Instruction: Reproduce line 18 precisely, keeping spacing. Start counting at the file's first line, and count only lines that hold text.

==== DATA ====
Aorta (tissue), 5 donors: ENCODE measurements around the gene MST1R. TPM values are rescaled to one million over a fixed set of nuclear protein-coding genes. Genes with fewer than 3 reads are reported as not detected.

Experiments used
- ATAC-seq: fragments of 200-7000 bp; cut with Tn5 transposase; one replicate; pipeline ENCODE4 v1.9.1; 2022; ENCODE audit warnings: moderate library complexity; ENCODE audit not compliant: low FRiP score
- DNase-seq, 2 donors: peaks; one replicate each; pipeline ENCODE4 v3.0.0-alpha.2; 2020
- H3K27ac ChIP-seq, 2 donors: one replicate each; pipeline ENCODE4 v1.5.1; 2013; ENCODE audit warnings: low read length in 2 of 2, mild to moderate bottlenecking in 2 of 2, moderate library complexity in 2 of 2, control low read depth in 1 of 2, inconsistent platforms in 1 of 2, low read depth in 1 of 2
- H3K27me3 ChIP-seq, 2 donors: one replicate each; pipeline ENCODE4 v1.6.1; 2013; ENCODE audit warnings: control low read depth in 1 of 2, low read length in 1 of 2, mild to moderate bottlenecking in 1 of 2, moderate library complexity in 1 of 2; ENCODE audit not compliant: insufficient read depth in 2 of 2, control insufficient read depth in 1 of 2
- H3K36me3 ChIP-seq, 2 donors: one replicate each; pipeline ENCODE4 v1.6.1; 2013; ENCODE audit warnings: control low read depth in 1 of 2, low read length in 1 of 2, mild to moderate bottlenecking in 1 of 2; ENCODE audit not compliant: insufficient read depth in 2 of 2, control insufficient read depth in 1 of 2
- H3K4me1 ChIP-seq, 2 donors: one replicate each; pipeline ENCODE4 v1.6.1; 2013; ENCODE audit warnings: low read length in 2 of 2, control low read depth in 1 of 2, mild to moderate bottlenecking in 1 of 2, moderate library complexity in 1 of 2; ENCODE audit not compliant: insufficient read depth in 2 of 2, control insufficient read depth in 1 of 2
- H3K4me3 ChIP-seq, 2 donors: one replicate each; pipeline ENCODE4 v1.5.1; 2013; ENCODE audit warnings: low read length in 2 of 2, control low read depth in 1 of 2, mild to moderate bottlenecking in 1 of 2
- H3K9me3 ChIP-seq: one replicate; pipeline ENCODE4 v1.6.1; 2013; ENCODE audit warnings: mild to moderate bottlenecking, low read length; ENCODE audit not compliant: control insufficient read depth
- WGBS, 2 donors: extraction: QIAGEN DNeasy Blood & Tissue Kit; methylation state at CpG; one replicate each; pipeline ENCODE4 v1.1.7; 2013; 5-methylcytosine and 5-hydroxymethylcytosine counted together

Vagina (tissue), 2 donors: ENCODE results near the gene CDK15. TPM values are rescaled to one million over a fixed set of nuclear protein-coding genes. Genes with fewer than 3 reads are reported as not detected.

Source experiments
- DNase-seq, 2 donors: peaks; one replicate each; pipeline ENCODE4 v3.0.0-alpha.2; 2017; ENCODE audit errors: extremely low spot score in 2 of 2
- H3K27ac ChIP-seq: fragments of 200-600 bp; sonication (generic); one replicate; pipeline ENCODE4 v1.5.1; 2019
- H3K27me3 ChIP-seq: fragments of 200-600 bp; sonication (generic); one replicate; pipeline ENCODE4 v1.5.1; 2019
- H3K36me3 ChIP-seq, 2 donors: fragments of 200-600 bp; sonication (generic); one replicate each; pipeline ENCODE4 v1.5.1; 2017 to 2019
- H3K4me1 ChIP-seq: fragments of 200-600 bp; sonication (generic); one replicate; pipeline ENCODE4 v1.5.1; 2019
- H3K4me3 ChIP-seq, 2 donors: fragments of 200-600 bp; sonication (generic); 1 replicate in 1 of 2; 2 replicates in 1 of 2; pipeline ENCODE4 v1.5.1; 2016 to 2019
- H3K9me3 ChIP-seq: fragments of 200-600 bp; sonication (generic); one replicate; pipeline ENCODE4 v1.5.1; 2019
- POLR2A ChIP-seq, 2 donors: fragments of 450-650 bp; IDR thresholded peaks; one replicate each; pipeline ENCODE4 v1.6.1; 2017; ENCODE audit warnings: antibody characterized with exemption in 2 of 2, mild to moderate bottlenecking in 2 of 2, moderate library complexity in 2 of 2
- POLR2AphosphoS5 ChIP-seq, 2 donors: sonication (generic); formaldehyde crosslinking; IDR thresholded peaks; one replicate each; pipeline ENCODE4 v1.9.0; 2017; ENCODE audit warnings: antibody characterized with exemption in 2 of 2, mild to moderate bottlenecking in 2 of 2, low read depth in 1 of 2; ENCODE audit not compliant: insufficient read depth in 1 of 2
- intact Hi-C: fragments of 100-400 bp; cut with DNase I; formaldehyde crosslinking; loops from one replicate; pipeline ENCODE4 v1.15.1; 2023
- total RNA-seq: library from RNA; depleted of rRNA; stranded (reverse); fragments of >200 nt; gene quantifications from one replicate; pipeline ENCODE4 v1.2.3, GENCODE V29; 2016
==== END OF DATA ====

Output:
- H3K4me1 ChIP-seq: fragments of 200-600 bp; sonication (generic); one replicate; pipeline ENCODE4 v1.5.1; 2019